These Three (1936)
July 24, 2012, 5:40 am
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Director: William Wyler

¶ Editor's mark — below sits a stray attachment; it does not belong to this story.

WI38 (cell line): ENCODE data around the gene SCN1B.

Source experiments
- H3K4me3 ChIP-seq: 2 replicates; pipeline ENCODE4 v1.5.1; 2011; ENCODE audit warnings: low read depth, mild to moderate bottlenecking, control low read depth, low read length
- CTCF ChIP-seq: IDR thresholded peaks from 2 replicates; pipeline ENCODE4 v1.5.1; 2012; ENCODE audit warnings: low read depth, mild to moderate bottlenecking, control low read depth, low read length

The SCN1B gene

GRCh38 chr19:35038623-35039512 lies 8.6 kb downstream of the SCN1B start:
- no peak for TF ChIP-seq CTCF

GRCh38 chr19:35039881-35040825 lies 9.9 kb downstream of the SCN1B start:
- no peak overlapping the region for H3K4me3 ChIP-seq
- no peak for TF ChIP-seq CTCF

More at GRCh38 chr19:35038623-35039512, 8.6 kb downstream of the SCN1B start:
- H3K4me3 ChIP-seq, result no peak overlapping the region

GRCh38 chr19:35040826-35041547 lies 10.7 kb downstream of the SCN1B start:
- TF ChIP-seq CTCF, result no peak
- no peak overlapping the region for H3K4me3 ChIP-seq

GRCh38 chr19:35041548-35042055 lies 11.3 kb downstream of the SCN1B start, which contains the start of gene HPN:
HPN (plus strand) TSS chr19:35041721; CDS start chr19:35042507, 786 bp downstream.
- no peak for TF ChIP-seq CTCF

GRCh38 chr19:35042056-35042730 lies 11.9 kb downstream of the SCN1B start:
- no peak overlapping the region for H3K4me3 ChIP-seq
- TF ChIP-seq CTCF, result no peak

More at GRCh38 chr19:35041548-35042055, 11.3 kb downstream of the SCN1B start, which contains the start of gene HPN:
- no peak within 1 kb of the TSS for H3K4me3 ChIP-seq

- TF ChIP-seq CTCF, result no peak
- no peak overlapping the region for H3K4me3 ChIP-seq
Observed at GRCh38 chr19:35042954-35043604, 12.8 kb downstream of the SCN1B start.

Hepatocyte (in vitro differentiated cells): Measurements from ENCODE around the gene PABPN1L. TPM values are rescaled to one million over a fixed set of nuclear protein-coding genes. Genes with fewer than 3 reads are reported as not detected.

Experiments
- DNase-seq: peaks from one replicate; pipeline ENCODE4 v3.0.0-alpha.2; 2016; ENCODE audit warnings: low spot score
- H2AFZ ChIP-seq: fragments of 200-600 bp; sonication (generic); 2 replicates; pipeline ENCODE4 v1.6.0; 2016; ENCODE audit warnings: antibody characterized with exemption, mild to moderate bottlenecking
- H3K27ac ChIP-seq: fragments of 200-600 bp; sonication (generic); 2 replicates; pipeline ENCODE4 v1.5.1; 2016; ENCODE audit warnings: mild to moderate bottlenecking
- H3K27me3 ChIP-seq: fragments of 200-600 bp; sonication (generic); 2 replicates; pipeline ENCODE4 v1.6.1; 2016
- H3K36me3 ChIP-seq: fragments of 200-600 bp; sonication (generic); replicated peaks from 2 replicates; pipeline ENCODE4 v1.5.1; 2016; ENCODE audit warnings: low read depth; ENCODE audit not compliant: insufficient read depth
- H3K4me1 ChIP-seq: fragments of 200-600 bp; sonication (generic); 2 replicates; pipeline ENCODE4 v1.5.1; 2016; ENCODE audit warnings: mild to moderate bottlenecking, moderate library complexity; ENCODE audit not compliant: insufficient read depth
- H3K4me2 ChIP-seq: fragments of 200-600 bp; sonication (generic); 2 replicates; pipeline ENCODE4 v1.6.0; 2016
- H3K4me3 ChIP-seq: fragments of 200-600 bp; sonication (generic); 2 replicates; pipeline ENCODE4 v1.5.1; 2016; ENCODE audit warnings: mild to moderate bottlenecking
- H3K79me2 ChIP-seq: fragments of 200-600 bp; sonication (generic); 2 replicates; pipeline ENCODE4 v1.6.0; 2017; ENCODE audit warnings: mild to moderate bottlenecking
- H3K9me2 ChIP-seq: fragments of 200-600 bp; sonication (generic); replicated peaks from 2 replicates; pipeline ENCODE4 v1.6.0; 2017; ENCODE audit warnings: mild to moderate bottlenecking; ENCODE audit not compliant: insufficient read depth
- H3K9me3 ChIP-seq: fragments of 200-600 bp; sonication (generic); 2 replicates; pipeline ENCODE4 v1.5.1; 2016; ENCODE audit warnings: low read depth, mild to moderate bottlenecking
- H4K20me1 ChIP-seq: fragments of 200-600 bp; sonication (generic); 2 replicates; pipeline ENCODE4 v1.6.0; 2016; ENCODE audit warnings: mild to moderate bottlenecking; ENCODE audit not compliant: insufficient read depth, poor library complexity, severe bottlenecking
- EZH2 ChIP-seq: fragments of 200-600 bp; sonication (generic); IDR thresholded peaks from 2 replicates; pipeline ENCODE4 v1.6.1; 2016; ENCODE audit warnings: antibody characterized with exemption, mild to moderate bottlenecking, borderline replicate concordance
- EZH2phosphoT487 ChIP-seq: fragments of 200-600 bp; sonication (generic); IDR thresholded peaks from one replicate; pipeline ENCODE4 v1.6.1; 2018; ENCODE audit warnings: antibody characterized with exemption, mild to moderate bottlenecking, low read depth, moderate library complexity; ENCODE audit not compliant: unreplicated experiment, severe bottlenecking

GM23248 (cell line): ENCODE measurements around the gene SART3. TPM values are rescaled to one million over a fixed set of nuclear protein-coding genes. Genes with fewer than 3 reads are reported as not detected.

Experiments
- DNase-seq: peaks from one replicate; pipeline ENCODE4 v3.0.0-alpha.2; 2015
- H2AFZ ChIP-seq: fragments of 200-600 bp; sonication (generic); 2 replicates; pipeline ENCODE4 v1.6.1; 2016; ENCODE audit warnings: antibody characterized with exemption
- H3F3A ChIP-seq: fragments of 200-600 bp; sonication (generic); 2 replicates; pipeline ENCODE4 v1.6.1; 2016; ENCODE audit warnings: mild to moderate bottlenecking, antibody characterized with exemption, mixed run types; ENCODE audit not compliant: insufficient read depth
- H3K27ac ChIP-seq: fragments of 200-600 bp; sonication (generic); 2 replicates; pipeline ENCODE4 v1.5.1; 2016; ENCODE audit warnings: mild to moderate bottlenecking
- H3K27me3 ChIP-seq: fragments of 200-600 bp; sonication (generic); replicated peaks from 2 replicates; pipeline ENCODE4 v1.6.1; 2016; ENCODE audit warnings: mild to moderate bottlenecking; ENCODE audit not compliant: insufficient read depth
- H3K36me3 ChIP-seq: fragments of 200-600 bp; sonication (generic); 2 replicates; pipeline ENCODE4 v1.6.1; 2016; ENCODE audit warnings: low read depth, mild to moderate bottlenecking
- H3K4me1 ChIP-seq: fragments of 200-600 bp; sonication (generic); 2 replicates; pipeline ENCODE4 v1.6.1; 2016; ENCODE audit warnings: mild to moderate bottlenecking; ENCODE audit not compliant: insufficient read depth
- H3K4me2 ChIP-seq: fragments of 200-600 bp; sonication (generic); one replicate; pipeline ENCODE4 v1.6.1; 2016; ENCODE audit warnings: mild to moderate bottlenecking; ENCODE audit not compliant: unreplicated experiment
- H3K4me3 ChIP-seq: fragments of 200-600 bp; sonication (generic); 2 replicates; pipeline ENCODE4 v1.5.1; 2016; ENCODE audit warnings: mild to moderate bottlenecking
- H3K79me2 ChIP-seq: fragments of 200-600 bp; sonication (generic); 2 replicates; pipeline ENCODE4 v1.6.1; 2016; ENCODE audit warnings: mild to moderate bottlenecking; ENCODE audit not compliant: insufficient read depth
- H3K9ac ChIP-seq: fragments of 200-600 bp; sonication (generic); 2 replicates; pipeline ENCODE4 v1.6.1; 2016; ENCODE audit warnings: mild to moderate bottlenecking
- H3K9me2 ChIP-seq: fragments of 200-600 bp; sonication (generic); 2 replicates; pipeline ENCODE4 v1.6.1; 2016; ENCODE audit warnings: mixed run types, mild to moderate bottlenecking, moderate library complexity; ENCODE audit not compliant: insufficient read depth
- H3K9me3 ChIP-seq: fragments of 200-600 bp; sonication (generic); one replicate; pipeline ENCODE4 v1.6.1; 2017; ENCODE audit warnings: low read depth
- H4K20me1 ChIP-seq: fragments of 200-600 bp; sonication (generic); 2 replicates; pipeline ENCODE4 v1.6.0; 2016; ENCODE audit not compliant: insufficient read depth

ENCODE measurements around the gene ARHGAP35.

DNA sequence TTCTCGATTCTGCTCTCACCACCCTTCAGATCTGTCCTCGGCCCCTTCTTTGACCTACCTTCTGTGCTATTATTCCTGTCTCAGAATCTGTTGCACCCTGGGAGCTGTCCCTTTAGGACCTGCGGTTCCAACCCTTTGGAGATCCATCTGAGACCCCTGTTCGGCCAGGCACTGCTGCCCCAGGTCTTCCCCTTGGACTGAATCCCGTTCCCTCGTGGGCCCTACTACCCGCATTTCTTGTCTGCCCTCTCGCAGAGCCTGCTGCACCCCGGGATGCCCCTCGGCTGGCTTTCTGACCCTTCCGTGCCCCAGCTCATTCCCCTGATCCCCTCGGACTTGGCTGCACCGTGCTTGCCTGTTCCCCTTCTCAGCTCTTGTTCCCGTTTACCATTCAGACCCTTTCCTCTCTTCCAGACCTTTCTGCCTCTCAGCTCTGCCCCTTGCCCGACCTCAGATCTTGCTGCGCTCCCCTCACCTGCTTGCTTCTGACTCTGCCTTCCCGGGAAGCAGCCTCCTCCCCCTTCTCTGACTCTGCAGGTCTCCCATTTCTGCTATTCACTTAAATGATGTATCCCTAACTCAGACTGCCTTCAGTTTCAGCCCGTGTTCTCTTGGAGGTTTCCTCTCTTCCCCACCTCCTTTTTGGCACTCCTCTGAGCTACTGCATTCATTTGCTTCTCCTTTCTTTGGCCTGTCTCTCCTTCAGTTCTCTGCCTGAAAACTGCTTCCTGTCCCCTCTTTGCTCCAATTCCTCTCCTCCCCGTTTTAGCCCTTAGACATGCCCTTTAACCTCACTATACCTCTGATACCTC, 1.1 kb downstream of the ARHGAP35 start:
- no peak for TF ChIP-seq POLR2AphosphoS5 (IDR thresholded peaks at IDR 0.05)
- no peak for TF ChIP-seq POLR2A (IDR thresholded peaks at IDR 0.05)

William Wyler’s These Three was the first adaptation of Lillian Hellman’s The Children’s Hour, a play about the headmistresses of an all-girl boarding school being labeled lesbians by a bitter student. This being 1936, the picture is unsurprisingly heterosexual, with Hellman herself adapting the story to better suit the standards of the Production Code. Director William Wyler, not yet the commodity that he would be in the late thirties and into the sixties, began his collaboration with producer Samuel Goldwyn on the project, which became a partnership that would last nine films (including several of Wyler’s most beloved: The Best Years of Our Lives, The Little Foxes). Miriam Hopkins and Merle Oberon were cast along with Joel McCrea, much to the chagrin of Wyler, who had asked for Leslie Howard. Talented as the two women were, it was the Oscar-nominated thirteen-year-old Bonita Granville who stole the bulk of the acclaim with her captivating performance as the brat whose false accusation of an affair ruins the reputations of the headmistresses. Her scenes with fellow child actress Marcia Mae Jones are surprisingly intense, with her threatening manipulations containing a believable menace. Wyler was often touted as a perfectionist, and though his best work was to come, the picture shows touches of his brilliance – in the scene in which Hopkins confesses her love for Oberon’s husband-to-be, for example, Wyler shoots Hopkins from over-the-shoulder on a staircase, moving the audience’s focus exclusively to Oberon’s reaction rather than the confession itself.